Video: Mobile Health Van Student Volunteers Collaborate in Community Service
This summer, a University of Washington mobile health awareness van will hit the road, bringing basic health services to homeless people who may have trouble getting to a doctor.
The new van had an official ribbon cut on April 30 to celebrate the project, several years in the making, coming to fruition.
The van is equipped like a small clinic. It has a privacy curtain and examination table, a sink with hot water, a blood pressure cuff, and shelves of wound care supplies, disinfectant for patients. hands, wipes and snacks. It has a solar panel for extra electricity and a canopy for extra protection from the elements. More importantly, it’s on wheels, fulfilling a mission of meeting people where they are to meet their healthcare needs.
Various student outreach groups will use the van several times a month, coordinated by volunteer health science students like Nina Cook, a graduate student from the School of Social Work. On a warm May evening, she was part of a team of volunteers assembled by University District Street Medicine in a U-District parking lot; among them, a medical student, a nursing student, and a “preceptor” – in this case, a registered nurse with years of experience providing counseling.
As people approached the van, the students explained the services they could offer, from examining a skin condition to checking blood pressure. Referrals were given for medical services that could not be provided on site, and volunteers spoke with people about the issues and challenges of staying healthy while living on the streets. Visitors could choose hygiene supplies, water and snacks to take with them.
In fact, obtaining the van is the culmination of years of work by an interdisciplinary group of students, faculty and staff from all of UW’s health sciences units. The project is part of an effort to provide students with a real-life experience serving a community in need of help.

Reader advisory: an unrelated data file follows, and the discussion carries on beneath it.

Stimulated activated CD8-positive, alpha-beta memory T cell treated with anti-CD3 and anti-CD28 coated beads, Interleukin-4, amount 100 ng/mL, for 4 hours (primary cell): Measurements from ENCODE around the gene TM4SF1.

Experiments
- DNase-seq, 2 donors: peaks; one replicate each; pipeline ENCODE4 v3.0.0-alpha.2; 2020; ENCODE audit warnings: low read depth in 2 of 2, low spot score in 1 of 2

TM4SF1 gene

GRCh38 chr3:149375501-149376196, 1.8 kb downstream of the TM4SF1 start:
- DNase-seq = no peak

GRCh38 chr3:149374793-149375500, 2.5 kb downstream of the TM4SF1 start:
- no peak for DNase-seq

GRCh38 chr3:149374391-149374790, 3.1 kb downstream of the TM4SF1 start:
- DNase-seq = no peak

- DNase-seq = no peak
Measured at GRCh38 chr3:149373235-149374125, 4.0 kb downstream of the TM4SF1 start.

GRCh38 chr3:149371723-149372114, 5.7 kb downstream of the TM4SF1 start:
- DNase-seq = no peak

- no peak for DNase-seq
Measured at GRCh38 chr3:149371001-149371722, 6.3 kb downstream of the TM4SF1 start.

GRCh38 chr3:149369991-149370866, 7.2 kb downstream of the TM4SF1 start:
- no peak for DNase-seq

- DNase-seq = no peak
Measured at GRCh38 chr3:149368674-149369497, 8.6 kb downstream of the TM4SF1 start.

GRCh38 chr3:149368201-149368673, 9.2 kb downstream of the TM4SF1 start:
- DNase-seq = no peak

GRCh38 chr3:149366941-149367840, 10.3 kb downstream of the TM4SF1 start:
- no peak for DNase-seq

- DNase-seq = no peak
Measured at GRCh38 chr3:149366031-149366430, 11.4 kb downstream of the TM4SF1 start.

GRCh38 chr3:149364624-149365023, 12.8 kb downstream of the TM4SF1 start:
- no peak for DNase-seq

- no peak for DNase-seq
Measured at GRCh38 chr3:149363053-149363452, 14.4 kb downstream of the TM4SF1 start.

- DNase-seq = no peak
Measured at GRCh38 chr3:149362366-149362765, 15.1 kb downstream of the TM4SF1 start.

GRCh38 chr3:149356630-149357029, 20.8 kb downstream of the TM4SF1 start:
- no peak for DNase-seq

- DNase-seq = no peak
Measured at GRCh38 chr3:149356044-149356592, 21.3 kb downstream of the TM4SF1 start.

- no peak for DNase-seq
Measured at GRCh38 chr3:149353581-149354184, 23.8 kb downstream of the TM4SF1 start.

A second objective is to foster a collaborative approach to health care with students from various disciplines in the health sciences. The outreach teams bring together students in nursing, public health, medicine, pharmacy, dentistry, physiotherapy and social work. Volunteers learn from each other and from each other, working side by side while chatting with patients, in the same way they will work together in their future careers.
“When working in interprofessional community-based teams, students are able to practice teamwork in a unique and sometimes even unparalleled way, even during clinical rotations,” said Tracy Brazg, Director of the UW Health Sciences Interprofessional Education Initiative.
Cook said working with students from other disciplines has helped her feel able to look at the needs of patients more broadly. “It was really a highlight for me, being able to plunge my toe into this interprofessional world,” she said.
“I can’t tell you how excited I am to see what we can do in the future,” said Leonora Clarke, UW School of Medicine service learning program manager and key organizer. of the minivan project. She hopes they will one day be able to provide more robust clinical care, such as vaccinations.
Tagged with: Leonora Clarke, population health, Tracy Brazg, UW Health Sciences Interprofessional Education Program, UW School of Medicine Service Learning